Bitterwallet's Dos and Don’ts to moving money in and out of ISAs

moneyWe have previously told you lot about ISAs being A Good Thing, after all, anything that involves you keeping all your money and the taxman having none of it couldn’t be anything else.

However, because an ISA is a tax-free Government Scheme, there are Rules. And not the type that are meant to be broken. Breaking ISA rules means it will lose its lovely tax-free status and all your interest or investment gain will be subject to tax as usual. Which is not a good thing. So we thought we would furnish you lot with a quick breakdown of what you need to know about investing in, and withdrawing cash from an ISA. Cause we’re nice like that.

1. How much can I invest in an ISA

If you are lucky enough to have spare cash coming out of your ears, you need to be aware that there are limits people. Annual limits on investment that is.  For 2011/12 (the tax year that we are in now) you can invest up to £10,680 a year (or £890 a month) in a stocks and shares ISA, or half those amounts (£5,340 a year/£445 a month) into a cash ISA. There is nothing stopping you having both a cash and stocks and shares ISA, but the total you can invest remains the same at £10,680.

This limit will increase every year with inflation. Looks like it might be quite a bit more next year then.

2. Can I take my money out?

Yes. It’s your money. Unless the ISA product you have purchased ties you in for any length of time, you can take your money out willy nilly, if, for example you needed to go to Thailand or something. Even if you are in a fixed duration account you can still get your money, you will just face a loss of interest penalty or the like.

However (and this is a big HOWEVER), withdrawing money does not then replenish your annual limits on investment. If you invest £10,000 and then withdraw £8,000 of it, you still only have £680 limit left. That £8,000 can never again become tax-free savings (well, not in this tax year anyway) so make sure you spend it on something really good. Like bacon.

3. Can I transfer my ISA to another bank/building society/ISA provider?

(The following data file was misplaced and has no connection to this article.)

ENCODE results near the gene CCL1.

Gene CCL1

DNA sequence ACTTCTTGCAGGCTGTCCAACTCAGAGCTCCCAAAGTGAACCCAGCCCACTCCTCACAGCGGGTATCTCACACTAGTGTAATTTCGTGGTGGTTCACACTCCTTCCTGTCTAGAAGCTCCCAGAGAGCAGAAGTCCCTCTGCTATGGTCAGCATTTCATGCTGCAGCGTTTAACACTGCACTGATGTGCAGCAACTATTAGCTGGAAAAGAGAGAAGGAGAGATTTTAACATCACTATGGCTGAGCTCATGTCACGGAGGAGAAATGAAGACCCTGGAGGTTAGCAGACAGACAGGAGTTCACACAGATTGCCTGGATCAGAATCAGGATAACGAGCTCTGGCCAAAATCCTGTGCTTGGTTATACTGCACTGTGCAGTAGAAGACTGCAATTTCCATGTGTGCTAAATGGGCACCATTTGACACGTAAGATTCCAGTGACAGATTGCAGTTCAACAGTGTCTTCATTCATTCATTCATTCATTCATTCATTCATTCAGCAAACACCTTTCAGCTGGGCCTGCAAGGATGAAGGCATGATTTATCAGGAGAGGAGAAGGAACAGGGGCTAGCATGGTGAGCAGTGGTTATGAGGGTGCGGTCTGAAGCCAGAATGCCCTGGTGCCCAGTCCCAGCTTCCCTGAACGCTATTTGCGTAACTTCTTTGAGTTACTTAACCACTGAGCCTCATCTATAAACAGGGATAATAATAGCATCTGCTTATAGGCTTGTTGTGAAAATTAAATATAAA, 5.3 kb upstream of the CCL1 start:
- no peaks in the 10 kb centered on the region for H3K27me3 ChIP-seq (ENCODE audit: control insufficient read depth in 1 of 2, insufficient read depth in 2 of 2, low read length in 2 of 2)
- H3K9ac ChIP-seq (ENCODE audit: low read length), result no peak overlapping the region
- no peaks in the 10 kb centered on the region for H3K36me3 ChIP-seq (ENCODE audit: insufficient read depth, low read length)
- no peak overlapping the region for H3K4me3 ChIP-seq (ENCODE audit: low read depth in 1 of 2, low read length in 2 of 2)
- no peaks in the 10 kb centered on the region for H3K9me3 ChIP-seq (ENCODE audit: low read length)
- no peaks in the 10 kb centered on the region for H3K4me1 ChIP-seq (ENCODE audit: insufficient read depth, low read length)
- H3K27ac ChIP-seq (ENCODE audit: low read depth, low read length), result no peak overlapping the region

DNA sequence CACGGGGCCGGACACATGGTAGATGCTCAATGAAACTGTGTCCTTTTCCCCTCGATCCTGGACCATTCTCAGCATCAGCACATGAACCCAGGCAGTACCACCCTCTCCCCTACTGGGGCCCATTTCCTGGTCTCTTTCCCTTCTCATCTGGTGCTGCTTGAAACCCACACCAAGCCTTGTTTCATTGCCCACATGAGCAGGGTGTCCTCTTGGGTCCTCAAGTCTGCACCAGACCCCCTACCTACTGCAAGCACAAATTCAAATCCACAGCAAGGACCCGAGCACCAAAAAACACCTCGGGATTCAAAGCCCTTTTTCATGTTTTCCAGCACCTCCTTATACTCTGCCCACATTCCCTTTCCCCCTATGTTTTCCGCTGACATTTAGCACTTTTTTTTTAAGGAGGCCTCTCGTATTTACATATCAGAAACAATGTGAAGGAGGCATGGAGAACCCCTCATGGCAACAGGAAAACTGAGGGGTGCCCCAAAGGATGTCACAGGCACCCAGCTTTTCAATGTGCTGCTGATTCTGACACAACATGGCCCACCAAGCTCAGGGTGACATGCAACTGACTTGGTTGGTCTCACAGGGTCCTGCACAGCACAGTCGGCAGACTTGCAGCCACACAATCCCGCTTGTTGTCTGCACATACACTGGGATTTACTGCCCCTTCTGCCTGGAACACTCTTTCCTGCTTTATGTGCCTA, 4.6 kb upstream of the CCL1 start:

Yes, but you have to do it properly. If you just take it out and try to reinvest it, you will find yourself in the same situation as above. You have to formally request to transfer your ISA and the banks/providers will do it between themselves within strict time limits from the date of request. Again, NEVER EVER remove the cash yourself.

In many cases, with cash ISAs, it will pay you to transfer your ISA, as i the cash has been invested for any length of time, you may find your interest rate is, well, not very interesting. We have already told you this.

4. Can my small children invest in an ISA?

No. Well, not yet. Currently you need a National Insurance Number to open an ISA account, which means you need to be at least age 16. However, as the Government scrapped the highly popular and lucrative* tax-free saving vehicle known as the Child Trust Fund (CTF), they decided to invent Junior ISAs instead.

Junior ISAs are definitely on the way- they were included in this year’s Budget- but the details have not been ironed out. It is expected they will work in a similar way to cash ISAs for grown ups.

5. What does ISA stand for?

Individual Savings Account. Numpty.

*this may be sarcasm.


  • jiva
    I tried to transfer half my cash isa over to a shares isa last year. Barclays moved the lot, lost the cash and only with a lot of badgering, finally got it back. They suggested rather too many times that I should sort it out myself. Finally after 3 months of being missled, miss-sold, and general bad service they got my money back the right way so I didn't loose out. I was not happy, even the £100 sorry we messed up still winds me up because i probably spent 3 times that in my personal time sorting it out. Watchout moving money about they can and will cock it right up.
  • Tony H.
    If I have £5340 in an ISA for the entire tax year and get the (measly) 3% at the end of the year, can I then withdraw that on the 1st of April and open a new ISA myself or does that break rule number 3? Does the 3% drop down to a less attractive rate at the end of the first year?
  • Money b.
    @Tony H If you leave it in (or transfer it according to Sam's rules) you benefit from tax free interest in the second year on the money from the first year's interest (this is compound interest). If you take it out on 1st April you start from zero again with regards to compound interest. As for the 3% question, well that depends on the terms of the specific deal you go for.
  • Fatty B.
    Can anyone explain what the advantage of a childrens/junior ISA is? Dont kids pay no tax anyway?

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